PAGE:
University of Sussex Business School

Global Resistance (L7090SDUD)

Global Resistance: Subjects and Practices

Module L7090SDUD

Module details for 2022/23.

30 credits

FHEQ Level 6

Module Outline

Dr Lara Coleman

Since the 1999 "Battle of Seattle", when protesters from around the world descended on the World Trade Organisation's Ministerial Conference, activists and scholars alike have made much of a "global" movement of opposition to neoliberalism, capitalism and/or imperialism. This module will introduce students to key events in the recent trajectory of resistance to global order-building, and locate contemporary "global resistance" in historical context. We will explore the main concepts and theories used to make sense of resistance - by scholars but also by those engaging in struggles themselves (including Marxist, post-structuralist, decolonial and feminist approaches). We will also consider the different political subjects that have been hailed as the locus of emancipatory or revolutionary struggle (e.g. the "anti-globalization movement", the "global working class" or the "multitude"). Rather than assuming that resistance is straightforwardly emancipatory, the module will interrogate the variegated politics of resistance, the ways in which anti-systemic struggles may become entangled in relations of power and the various modes of intervention geared toward repressing, managing or disciplining dissent. The module will also consider these issues in relation to thematic debates cross-cutting various manifestations of "global resistance": the concept of solidarity and the racialised and gendered politics of resistance. These issues will be explored through discussion of specific instances of dissent to world ordering, from the global summmit protests of the early 21st century and the emergence of the influential Zapatista movement in Mexico, to international trade unionism; peasant and indigenous struggles over land; and the more recent phenomena of Occupy Wall Street and anti-austerity protests in Europe.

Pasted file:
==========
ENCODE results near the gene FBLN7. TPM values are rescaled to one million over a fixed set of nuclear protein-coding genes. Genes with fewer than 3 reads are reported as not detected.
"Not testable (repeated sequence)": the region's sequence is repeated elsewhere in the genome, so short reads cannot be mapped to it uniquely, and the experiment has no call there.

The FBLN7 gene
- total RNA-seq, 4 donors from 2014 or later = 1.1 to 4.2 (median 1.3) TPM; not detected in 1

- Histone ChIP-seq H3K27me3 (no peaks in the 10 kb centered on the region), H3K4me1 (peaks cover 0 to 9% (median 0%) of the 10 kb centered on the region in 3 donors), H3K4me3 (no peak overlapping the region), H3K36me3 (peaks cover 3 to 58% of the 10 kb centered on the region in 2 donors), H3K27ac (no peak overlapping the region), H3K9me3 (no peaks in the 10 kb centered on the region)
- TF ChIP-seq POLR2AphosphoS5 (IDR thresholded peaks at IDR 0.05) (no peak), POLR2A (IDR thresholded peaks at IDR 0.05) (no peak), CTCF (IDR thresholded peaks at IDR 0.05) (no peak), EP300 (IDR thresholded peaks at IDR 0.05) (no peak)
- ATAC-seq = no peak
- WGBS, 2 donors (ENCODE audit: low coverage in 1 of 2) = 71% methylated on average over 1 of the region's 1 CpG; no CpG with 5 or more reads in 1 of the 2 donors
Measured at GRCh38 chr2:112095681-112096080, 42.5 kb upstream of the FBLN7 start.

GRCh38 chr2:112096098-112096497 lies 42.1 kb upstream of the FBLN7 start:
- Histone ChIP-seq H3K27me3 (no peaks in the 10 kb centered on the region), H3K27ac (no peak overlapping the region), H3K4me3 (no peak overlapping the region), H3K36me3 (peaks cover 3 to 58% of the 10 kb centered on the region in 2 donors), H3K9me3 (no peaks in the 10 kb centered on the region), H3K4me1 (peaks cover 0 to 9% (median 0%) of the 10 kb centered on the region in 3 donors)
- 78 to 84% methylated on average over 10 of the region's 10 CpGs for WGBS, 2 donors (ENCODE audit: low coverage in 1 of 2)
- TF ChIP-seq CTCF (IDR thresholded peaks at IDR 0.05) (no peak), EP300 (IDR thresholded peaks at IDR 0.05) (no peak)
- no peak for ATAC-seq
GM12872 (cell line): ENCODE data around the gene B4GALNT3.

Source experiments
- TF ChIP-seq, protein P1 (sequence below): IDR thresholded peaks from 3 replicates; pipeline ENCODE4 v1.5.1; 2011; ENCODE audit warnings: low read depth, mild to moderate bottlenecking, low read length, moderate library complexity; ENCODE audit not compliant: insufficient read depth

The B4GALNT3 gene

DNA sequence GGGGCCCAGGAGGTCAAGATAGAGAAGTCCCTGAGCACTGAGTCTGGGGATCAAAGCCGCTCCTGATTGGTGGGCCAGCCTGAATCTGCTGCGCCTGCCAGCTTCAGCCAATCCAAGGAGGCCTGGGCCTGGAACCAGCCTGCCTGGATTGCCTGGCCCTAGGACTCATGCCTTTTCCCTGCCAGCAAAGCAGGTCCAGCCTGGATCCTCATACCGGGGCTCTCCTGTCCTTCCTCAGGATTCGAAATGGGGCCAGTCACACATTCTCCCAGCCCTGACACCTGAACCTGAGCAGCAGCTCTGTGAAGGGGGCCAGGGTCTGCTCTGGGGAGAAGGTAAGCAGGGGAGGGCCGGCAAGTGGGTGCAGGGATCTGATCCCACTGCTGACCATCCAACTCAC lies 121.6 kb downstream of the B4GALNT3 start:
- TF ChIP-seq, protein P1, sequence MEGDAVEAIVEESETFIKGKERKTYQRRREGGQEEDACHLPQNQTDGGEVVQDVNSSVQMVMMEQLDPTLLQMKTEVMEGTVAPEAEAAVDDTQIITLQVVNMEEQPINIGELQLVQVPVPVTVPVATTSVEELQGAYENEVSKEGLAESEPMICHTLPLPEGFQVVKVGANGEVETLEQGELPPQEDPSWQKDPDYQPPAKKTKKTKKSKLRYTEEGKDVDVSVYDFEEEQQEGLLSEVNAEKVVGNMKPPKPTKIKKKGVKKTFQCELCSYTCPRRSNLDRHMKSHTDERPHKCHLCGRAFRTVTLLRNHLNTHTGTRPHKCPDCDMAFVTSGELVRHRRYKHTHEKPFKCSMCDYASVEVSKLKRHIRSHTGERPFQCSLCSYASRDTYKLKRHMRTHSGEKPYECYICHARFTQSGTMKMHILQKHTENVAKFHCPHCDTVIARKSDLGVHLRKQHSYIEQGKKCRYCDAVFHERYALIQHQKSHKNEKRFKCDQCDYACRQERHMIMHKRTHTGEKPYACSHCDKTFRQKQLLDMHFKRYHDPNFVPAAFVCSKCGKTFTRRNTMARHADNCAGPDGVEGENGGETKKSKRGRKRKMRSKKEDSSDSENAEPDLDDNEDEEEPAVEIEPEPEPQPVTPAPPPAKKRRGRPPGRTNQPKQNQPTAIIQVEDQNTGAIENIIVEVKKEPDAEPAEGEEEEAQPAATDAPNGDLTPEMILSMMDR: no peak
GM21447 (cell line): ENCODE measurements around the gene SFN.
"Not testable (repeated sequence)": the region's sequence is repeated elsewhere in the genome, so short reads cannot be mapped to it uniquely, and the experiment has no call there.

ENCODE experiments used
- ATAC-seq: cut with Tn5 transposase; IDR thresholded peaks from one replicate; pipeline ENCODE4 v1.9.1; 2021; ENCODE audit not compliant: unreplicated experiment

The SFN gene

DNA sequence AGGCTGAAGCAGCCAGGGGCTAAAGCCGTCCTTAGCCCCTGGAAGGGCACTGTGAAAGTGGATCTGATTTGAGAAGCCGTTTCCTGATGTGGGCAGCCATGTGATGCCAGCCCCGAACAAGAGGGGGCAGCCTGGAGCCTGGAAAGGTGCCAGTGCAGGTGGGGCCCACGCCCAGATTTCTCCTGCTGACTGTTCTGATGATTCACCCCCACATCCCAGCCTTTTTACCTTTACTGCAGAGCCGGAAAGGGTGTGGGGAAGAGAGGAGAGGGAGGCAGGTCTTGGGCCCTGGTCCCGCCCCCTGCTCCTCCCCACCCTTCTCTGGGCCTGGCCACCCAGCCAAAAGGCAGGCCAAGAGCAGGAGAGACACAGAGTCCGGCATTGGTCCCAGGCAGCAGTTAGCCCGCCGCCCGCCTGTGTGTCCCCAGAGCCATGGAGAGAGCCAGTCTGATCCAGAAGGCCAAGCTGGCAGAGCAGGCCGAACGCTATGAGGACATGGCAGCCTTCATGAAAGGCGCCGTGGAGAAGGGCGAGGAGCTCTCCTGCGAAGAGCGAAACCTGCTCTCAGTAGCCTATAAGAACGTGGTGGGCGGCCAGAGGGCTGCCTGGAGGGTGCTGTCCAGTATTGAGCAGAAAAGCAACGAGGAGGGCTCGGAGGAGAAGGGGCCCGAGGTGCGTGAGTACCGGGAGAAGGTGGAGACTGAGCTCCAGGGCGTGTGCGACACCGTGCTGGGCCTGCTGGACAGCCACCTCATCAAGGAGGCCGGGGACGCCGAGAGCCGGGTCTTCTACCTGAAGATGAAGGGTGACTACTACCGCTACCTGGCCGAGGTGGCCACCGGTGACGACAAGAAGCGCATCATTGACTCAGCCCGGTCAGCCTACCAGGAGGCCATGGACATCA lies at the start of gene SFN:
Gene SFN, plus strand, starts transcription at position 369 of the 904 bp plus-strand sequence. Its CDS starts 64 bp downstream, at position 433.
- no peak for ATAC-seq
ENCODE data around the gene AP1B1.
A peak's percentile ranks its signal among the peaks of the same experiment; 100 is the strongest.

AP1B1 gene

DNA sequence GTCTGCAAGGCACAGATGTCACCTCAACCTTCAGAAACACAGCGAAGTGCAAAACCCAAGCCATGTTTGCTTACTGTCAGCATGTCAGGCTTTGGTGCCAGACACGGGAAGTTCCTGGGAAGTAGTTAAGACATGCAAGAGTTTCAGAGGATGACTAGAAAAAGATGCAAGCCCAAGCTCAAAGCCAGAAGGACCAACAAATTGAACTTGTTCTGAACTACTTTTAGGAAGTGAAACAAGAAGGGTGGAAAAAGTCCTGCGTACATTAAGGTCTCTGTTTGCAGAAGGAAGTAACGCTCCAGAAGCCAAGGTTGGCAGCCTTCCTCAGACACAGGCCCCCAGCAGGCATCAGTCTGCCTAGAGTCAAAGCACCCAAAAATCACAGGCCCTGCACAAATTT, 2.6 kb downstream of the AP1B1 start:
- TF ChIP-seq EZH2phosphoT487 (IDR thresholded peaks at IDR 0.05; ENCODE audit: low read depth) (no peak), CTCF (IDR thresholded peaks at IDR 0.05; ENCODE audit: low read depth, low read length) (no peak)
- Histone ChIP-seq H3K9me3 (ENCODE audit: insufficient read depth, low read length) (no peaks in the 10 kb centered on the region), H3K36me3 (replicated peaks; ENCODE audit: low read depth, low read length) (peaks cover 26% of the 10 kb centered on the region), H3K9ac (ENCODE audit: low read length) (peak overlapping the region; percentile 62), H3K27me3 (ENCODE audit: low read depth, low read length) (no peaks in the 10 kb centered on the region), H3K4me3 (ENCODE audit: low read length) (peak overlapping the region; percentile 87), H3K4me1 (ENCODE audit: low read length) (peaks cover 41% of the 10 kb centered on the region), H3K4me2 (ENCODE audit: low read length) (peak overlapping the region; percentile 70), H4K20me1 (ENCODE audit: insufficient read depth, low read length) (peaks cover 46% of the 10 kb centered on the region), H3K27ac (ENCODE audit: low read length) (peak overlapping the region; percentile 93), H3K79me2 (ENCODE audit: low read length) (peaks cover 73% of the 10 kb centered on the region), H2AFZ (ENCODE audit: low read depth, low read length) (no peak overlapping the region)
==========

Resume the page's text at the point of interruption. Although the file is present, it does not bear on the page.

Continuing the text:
This course provides a long-term historical account and analysis of Latin America's formation and integration into the modern world system. It investigates patterns of growth and distribution of wealth over different periods of time and between countries. The course investigates how these patterns have influenced and have been shaped by three interrelated factors-domestic social structures, state formation and integration to the evolving world system. Key issues to be discussed in the course include: the Iberian political economic lethargy; attempts at constructing cohesive state structures and state-led economic development; the influence of rural and urban social movements on the political-conomic-economic structures of different countries; responses to globalisation, including the attempt at creating regional blocs across the region; and a discussion of the extent to which the current 'pink tide' (or red wave') constitutes a realistic alternative political-economic trajectory for the mass of the continents population.

This module is assessed by Assessed by a 70% 3.5K essay, 20% 1k Essay, 10% 20 minute Group presentation. We meet each week for a three hour seminar combining mini-lectures, group work, analytical exercises and open discussion.

TermMethodDurationWeek pattern
Spring SemesterSeminar3 hours11111111111

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